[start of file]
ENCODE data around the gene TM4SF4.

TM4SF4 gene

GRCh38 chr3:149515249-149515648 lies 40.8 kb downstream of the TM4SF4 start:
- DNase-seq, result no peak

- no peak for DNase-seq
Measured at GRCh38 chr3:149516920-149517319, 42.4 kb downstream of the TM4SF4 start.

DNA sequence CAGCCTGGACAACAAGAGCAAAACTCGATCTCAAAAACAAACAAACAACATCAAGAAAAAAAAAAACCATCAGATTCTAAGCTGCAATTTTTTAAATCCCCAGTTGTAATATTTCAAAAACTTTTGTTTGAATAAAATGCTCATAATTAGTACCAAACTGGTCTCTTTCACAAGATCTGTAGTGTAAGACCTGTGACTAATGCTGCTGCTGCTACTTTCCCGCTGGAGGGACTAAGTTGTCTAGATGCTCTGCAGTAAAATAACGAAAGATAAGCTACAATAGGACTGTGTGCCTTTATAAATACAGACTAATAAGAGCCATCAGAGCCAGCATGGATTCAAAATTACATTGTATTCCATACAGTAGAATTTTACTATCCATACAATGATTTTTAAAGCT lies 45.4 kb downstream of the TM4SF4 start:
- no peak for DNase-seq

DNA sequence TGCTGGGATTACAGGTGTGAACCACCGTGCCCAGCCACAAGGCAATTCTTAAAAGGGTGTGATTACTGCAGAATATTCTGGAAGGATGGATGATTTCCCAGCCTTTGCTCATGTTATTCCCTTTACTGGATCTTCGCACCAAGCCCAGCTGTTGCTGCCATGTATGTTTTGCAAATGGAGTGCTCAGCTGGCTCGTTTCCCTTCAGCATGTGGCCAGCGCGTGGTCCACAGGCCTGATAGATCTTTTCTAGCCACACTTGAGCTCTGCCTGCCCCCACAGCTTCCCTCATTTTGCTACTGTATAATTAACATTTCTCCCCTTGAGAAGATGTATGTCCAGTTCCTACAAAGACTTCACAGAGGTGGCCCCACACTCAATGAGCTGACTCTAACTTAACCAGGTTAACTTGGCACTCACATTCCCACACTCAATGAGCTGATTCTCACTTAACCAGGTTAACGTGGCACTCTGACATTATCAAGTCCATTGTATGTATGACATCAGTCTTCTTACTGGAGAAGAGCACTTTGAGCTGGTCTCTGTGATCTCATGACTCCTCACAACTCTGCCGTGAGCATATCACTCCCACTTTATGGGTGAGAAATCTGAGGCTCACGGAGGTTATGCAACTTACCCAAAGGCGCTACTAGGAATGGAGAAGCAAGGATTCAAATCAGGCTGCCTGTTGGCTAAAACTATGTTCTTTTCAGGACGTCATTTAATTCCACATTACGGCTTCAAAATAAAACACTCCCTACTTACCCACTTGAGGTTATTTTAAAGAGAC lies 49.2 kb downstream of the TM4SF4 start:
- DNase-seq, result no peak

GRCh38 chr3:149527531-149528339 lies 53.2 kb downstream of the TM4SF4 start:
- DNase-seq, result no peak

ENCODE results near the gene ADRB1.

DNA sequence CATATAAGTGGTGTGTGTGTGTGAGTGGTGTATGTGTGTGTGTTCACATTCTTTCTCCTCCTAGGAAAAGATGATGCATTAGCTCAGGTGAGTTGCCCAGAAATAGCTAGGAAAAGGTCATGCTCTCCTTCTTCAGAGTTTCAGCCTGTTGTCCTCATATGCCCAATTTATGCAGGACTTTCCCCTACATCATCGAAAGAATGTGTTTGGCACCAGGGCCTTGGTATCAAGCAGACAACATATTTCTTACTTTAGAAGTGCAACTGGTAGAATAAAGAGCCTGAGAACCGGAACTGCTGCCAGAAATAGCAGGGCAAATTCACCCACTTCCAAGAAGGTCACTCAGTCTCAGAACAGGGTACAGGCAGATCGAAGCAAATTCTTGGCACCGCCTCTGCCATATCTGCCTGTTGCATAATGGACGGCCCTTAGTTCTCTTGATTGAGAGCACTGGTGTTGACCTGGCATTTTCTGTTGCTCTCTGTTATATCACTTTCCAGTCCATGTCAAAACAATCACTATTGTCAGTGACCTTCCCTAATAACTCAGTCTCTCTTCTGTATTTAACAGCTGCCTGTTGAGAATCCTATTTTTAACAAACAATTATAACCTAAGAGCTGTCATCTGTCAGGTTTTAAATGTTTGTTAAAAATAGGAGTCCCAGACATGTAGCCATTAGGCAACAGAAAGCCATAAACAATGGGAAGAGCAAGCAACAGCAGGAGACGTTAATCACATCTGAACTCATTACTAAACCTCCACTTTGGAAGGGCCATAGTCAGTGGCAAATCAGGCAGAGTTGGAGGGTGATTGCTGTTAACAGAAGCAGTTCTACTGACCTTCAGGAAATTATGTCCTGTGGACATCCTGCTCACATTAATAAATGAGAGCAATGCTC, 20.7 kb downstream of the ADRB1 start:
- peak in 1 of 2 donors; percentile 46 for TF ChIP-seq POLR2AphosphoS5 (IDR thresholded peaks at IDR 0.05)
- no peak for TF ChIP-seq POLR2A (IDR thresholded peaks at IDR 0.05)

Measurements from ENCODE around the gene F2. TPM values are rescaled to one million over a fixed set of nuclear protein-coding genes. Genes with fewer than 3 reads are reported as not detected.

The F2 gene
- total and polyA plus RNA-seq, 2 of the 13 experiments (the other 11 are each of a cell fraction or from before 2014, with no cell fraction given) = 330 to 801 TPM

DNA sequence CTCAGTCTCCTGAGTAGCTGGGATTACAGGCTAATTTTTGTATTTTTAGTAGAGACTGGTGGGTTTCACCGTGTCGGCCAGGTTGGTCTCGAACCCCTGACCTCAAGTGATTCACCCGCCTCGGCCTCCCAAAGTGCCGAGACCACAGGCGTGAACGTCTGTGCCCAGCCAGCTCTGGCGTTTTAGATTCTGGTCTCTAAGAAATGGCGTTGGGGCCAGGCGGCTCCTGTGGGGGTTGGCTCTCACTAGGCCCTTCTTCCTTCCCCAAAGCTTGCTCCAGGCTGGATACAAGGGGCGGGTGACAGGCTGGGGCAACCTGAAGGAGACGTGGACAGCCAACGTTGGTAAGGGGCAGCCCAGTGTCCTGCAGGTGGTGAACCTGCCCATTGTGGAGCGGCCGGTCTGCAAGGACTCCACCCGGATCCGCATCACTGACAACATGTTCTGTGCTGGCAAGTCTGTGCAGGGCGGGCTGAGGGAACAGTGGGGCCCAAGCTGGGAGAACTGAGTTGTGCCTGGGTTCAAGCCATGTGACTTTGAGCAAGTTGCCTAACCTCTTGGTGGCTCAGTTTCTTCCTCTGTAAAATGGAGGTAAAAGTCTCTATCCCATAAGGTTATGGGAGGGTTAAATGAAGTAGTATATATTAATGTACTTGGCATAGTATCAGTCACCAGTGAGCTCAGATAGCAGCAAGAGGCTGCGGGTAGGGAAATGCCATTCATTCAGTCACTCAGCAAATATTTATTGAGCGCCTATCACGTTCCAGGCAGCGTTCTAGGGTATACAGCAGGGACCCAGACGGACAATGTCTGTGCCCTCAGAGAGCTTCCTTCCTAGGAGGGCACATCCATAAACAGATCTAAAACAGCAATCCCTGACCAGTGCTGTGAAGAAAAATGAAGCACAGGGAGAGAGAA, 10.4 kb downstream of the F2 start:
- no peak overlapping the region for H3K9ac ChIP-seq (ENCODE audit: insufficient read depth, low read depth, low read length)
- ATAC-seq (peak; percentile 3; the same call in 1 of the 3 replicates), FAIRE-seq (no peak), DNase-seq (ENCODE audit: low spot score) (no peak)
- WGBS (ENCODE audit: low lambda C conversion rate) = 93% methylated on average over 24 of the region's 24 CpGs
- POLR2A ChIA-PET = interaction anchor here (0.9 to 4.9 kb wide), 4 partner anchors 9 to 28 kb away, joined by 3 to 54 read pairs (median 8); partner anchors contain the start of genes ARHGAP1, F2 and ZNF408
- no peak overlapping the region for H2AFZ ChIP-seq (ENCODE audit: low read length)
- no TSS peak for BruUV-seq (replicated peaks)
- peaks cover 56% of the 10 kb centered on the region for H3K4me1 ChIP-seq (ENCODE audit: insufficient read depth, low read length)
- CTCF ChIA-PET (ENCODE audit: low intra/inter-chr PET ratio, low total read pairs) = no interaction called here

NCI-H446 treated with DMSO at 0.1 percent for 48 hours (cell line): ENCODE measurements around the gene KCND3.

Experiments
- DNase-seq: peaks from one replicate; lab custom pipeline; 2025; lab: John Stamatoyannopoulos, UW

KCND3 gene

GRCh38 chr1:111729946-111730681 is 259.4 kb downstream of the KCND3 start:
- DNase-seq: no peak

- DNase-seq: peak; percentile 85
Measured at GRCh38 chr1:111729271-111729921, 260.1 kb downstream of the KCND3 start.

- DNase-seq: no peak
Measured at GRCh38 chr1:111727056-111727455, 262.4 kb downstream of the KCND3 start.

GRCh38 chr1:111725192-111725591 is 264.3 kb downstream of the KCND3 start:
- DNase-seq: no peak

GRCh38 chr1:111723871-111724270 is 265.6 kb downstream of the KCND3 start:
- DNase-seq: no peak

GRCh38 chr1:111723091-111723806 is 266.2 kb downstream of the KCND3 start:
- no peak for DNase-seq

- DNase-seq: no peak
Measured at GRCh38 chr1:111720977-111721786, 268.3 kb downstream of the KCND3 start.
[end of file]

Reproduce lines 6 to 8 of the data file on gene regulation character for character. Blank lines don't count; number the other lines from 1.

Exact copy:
Measured at GRCh38 chr3:149516920-149517319, 42.4 kb downstream of the TM4SF4 start.

DNA sequence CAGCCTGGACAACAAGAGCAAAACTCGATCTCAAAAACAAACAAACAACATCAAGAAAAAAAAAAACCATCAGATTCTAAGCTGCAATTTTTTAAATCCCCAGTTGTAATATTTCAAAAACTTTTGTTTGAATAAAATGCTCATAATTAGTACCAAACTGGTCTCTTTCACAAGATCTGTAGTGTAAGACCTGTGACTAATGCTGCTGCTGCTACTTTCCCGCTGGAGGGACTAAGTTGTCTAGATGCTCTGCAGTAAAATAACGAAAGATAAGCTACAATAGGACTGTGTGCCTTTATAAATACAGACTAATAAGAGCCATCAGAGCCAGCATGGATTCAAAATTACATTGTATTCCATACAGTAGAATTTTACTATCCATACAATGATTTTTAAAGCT lies 45.4 kb downstream of the TM4SF4 start:
- no peak for DNase-seq